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Inside Washington (08/02/2011)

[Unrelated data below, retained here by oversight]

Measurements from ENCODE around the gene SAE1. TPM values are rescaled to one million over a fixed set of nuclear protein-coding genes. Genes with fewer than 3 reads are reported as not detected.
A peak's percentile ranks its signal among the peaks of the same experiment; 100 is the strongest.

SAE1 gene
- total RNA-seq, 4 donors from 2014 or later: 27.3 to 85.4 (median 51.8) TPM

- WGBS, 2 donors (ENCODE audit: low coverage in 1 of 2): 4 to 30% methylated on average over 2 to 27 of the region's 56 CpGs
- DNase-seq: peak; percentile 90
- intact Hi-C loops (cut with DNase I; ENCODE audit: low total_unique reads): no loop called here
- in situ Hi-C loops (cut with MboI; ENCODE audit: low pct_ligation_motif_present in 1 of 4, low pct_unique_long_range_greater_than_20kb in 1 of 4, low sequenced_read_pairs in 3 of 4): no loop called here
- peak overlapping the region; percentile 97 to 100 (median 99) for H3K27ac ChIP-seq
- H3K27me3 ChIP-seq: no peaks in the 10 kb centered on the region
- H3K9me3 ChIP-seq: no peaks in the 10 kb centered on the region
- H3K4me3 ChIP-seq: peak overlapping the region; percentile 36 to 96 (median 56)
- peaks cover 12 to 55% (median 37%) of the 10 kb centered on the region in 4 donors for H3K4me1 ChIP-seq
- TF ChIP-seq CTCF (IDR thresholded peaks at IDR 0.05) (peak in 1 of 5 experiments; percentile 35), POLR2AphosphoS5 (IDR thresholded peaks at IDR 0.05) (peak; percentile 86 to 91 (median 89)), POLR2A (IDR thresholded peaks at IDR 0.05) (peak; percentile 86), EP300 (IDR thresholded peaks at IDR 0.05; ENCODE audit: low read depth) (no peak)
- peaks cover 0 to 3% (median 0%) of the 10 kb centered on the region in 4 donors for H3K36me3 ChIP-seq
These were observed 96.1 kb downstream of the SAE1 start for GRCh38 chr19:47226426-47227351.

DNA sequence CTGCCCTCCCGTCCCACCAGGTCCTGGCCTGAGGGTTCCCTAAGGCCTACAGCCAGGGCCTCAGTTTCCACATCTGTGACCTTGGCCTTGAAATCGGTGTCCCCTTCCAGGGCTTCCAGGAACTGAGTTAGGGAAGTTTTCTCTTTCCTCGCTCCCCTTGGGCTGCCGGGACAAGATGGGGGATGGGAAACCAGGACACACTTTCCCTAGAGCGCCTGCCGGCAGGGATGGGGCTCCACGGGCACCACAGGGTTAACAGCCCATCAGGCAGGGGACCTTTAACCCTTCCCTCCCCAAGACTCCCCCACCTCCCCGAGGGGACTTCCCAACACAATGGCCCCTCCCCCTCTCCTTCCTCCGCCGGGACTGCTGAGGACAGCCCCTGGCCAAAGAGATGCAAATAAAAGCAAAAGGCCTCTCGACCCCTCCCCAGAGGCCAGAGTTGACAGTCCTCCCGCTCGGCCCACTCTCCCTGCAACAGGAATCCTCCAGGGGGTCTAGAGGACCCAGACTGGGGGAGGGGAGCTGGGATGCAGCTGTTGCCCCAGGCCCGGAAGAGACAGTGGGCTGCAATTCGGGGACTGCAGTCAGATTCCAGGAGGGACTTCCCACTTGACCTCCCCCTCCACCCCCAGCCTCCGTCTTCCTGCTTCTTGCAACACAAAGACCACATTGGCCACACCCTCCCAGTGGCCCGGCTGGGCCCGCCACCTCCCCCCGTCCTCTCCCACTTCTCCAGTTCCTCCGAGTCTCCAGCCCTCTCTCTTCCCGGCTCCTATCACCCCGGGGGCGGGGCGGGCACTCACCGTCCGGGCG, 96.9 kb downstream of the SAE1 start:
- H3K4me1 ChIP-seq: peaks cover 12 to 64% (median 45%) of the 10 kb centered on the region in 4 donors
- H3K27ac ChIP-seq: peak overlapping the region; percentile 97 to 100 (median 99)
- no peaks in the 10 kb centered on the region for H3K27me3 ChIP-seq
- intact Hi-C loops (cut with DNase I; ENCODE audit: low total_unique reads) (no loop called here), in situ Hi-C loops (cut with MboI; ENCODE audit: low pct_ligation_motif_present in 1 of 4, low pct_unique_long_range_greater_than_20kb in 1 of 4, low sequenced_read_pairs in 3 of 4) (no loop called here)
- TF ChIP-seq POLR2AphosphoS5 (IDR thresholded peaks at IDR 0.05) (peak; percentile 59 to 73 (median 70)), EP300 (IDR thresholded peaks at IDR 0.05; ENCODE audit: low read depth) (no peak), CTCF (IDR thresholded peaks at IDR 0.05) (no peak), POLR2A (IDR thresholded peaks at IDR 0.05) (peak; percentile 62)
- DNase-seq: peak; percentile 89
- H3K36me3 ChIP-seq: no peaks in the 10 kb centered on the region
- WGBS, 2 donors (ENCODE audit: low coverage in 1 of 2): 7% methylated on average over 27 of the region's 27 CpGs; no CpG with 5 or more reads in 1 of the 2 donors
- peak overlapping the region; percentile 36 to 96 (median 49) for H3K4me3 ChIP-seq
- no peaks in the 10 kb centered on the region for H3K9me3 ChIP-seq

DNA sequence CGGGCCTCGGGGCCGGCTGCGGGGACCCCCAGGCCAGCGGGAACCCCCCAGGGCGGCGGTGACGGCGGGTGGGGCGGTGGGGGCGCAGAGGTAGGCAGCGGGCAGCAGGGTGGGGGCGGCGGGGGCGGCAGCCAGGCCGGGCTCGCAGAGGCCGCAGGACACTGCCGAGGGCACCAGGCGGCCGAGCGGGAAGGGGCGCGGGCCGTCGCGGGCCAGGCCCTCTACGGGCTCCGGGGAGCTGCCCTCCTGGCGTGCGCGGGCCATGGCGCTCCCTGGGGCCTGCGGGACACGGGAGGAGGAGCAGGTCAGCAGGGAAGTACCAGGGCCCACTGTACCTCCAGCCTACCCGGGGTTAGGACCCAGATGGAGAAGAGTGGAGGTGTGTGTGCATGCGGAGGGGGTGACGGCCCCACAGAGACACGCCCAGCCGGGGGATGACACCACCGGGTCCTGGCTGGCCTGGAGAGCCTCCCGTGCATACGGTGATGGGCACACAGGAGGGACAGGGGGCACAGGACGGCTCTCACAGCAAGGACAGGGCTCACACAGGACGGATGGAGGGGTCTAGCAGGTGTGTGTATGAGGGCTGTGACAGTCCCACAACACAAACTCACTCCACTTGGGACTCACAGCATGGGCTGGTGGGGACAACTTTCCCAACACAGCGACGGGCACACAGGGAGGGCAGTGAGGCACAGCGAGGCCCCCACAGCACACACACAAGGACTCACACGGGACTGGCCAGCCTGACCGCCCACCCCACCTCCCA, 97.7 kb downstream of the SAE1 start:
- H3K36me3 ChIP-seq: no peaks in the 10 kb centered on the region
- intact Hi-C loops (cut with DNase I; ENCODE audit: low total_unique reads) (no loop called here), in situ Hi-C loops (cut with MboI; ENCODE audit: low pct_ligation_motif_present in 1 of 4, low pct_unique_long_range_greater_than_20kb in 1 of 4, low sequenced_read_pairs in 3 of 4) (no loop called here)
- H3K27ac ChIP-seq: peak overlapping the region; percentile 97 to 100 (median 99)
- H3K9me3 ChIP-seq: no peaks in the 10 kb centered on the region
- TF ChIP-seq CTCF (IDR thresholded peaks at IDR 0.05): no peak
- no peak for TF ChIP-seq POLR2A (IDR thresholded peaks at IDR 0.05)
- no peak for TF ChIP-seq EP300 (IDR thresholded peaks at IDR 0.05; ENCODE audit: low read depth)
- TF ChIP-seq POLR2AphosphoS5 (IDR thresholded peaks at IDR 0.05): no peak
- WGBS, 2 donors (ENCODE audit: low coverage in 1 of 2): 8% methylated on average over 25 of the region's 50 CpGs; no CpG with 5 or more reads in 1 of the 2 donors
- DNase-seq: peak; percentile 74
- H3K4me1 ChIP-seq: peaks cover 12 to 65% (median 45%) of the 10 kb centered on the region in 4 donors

* WASHINGTON (8/3/11)--Debt issuers with procedures “reasonably designed” to prevent debit-card fraud may be eligible for a one-cent increase in their debit interchange fees, according to the final rules issued by the Federal Reserve in June (American Banker Aug. 2). The new rules take effect Oct. 1. But many issuers fail to meet best-practice fraud protection standards, and meeting the demands that risk presents may not cover debt issuers’ costs, according to Beth Robertson, director of payments research for Javelin Strategy & Research. The Fed has not provided specifics on the level of fraud protection debit issuers will be required to provide. The board is gathering industry comments on its final rule--including the fraud-prevention allowance--through Sept. 30. The financial institutions with the most efficient fraud prevention procedures may be compensated for the one-cent allowance, but other operators could be left out, according to Mahesh Makhija, head of the cards and payments practice at Infosys Ltd.’s Infosys Technologies unit … * WASHINGTON (8/3/11)--The Obama administration has targeted banks for alleged redlining and other fair lending violations. Bankers claim the government is abusing its authority and contradicting findings by other federal regulators (American Banker Aug. 2). Among the key issues is last year’s launch of a special fair-lending unit within the Justice Department’s civil rights division. The unit is charged with enforcing laws such as the Fair Housing Act and Equal Credit Opportunity Act and investigating claims of discrimination in lending practices. The department has said such referrals increased drastically in the wake of the financial crisis. In 2010, the civil-rights division received 49 referrals, which was more than in the prior 20 years combined. Assistant Attorney General Thomas Perez, who leads the civil rights division, has indicated the department’s fair-lending authority had been previously underused … * WASHINGTON (8/3/11)--A federal court has stopped an online operation that allegedly made withdrawals from consumers’ bank accounts without their consent when consumers visited the defendants’ web sites to inquire about payday loans (American Banker Aug. 1). The court also froze the assets of the defendants. The Federal Trade Commission (FTC) seeks to permanently cease the illegal practices and require the defendants to refund the consumers’ money. The defendants’ web sites, which include and, request consumers’ personal and financial information, such as Social Security, driver license and bank account numbers, according to the FTC’s complaint. Consumers are offered programs unrelated to the loan for food, travel and merchandise discounts, or for long distance calling and Internet access. Many consumers who submitted a payday loan application were enrolled into the programs without their knowledge, and their bank accounts were charged up to $59.90 per month, or later charged $99.90 per year. Some people who declined the offers were charged for the programs anyway, the FTC alleged …


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